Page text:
Anguish, by August Friedrich Albrecht Schenck, c. 1878. National Gallery of Victoria, Melbourne.


Volume VI, Number 2 | spring 2013


Man and Beast

By Lewis H. Lapham

Michel de Montaigne once considered, “When I play with my cat, who knows if I am not a pastime for her more than she is to me?”



“My music is best understood by animals and children,” Igor Stravinsky said in 1961. Over two millennia earlier, Aristotle had counseled in The Politics that young men ought to attain a musical sophistication with “a capacity for enjoying noble melodies and rhythms and not merely that general effect of music which is enjoyed by some of the lower animals, as well as by a number of slaves and children.”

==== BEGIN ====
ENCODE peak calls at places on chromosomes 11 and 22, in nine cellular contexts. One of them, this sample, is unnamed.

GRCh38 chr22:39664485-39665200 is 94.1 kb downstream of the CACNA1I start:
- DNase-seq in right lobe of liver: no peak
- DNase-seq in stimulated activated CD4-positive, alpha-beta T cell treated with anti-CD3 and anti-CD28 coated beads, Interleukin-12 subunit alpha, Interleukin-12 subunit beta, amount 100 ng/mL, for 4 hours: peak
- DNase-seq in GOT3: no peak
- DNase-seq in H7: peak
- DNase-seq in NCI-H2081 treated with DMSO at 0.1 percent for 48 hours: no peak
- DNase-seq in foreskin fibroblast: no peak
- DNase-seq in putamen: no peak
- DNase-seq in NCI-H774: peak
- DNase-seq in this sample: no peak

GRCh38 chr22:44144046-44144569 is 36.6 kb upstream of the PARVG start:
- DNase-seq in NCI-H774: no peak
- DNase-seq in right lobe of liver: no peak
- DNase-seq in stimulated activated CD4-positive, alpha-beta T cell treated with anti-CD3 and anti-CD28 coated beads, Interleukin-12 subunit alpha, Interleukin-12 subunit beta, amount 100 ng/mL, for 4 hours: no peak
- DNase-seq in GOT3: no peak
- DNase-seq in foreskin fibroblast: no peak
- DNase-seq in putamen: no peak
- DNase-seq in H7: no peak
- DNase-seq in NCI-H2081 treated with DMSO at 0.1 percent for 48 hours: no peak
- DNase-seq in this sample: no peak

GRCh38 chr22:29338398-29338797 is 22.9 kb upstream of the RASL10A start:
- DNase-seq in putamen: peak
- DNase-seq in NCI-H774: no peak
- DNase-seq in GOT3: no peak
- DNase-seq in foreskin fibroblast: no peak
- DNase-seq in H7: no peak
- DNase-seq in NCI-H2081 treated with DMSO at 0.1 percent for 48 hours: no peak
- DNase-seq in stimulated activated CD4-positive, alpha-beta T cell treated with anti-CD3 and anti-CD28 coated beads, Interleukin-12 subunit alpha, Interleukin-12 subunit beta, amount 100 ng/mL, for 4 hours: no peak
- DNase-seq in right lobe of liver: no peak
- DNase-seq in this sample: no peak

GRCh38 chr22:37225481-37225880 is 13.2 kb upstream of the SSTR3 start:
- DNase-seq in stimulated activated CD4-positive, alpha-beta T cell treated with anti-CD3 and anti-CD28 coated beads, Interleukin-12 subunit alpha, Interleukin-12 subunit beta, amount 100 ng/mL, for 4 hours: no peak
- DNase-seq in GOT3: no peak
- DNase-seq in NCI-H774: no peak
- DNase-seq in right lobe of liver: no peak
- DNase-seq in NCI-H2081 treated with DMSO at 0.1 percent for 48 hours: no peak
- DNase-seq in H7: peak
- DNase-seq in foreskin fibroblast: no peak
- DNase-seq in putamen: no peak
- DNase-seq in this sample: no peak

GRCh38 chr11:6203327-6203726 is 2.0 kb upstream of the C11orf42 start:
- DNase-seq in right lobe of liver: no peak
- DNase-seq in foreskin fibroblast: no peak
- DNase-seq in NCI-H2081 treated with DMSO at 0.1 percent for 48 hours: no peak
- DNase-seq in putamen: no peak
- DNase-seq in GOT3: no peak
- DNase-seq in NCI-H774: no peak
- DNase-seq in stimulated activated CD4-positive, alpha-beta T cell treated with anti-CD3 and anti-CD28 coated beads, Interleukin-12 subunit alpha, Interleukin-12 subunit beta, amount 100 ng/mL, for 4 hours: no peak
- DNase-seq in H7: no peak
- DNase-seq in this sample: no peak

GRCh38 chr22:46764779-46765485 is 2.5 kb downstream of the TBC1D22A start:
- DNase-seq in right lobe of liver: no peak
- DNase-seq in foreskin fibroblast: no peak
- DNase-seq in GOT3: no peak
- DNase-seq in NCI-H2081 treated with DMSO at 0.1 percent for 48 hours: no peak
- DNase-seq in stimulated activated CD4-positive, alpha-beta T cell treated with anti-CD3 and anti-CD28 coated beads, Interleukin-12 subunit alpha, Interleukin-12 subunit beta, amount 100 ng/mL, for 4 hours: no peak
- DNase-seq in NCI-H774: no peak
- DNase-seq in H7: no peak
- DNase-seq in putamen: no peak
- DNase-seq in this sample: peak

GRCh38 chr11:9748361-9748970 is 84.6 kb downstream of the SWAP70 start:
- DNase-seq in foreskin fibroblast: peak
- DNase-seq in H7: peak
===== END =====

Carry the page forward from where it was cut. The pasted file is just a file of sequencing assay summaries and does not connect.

What delight can there be, and not rather displeasure, in hearing the barking and howling of dogs? Or what greater pleasure is there to be felt when a dog followeth a hare than when a dog followeth a dog?

- Thomas More, 1516


LQ Podcast

#56 Doris Kearns Goodwin

The Pulitzer Prize–winning historian speaks with Lewis Lapham about her latest book, The Bully Pulpit. More